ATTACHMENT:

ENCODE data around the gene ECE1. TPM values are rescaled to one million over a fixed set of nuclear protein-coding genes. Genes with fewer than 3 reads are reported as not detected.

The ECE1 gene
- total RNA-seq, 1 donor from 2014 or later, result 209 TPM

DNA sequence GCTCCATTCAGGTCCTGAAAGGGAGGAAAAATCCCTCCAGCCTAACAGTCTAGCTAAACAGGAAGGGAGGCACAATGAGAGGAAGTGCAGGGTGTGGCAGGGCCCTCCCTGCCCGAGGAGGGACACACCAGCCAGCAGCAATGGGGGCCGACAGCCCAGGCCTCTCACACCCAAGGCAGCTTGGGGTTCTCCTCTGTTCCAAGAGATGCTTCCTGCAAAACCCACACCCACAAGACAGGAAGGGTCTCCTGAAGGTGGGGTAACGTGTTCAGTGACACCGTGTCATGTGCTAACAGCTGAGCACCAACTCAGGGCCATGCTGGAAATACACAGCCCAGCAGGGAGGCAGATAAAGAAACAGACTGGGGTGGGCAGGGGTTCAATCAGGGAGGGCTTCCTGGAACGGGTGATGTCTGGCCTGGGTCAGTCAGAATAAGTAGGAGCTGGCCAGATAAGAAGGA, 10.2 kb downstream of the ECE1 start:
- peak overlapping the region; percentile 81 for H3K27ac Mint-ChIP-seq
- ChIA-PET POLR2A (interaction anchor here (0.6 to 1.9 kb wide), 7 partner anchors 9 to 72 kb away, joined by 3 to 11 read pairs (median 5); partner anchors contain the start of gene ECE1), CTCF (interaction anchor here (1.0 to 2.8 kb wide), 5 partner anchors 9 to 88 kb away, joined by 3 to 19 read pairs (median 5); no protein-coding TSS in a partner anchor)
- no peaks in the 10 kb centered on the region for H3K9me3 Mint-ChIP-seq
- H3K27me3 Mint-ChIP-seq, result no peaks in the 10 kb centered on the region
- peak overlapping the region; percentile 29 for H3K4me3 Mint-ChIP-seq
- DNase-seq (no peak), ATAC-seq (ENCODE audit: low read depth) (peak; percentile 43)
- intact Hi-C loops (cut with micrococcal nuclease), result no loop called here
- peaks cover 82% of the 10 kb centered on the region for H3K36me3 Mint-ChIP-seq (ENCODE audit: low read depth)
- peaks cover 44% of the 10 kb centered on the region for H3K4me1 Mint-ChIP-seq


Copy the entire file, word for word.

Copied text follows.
ENCODE data around the gene ECE1. TPM values are rescaled to one million over a fixed set of nuclear protein-coding genes. Genes with fewer than 3 reads are reported as not detected.

The ECE1 gene
- total RNA-seq, 1 donor from 2014 or later, result 209 TPM

DNA sequence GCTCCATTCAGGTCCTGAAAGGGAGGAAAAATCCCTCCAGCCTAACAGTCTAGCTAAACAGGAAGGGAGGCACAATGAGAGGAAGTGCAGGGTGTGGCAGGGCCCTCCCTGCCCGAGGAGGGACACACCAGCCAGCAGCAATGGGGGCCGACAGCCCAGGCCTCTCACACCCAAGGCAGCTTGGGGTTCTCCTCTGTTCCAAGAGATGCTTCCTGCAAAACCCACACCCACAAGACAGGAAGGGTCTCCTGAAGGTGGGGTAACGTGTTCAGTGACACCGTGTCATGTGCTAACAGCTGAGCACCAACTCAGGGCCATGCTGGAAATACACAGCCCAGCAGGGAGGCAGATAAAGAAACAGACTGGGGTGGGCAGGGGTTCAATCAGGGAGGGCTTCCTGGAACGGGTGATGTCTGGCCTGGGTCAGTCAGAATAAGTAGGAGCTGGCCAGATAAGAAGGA, 10.2 kb downstream of the ECE1 start:
- peak overlapping the region; percentile 81 for H3K27ac Mint-ChIP-seq
- ChIA-PET POLR2A (interaction anchor here (0.6 to 1.9 kb wide), 7 partner anchors 9 to 72 kb away, joined by 3 to 11 read pairs (median 5); partner anchors contain the start of gene ECE1), CTCF (interaction anchor here (1.0 to 2.8 kb wide), 5 partner anchors 9 to 88 kb away, joined by 3 to 19 read pairs (median 5); no protein-coding TSS in a partner anchor)
- no peaks in the 10 kb centered on the region for H3K9me3 Mint-ChIP-seq
- H3K27me3 Mint-ChIP-seq, result no peaks in the 10 kb centered on the region
- peak overlapping the region; percentile 29 for H3K4me3 Mint-ChIP-seq
- DNase-seq (no peak), ATAC-seq (ENCODE audit: low read depth) (peak; percentile 43)
- intact Hi-C loops (cut with micrococcal nuclease), result no loop called here
- peaks cover 82% of the 10 kb centered on the region for H3K36me3 Mint-ChIP-seq (ENCODE audit: low read depth)
- peaks cover 44% of the 10 kb centered on the region for H3K4me1 Mint-ChIP-seq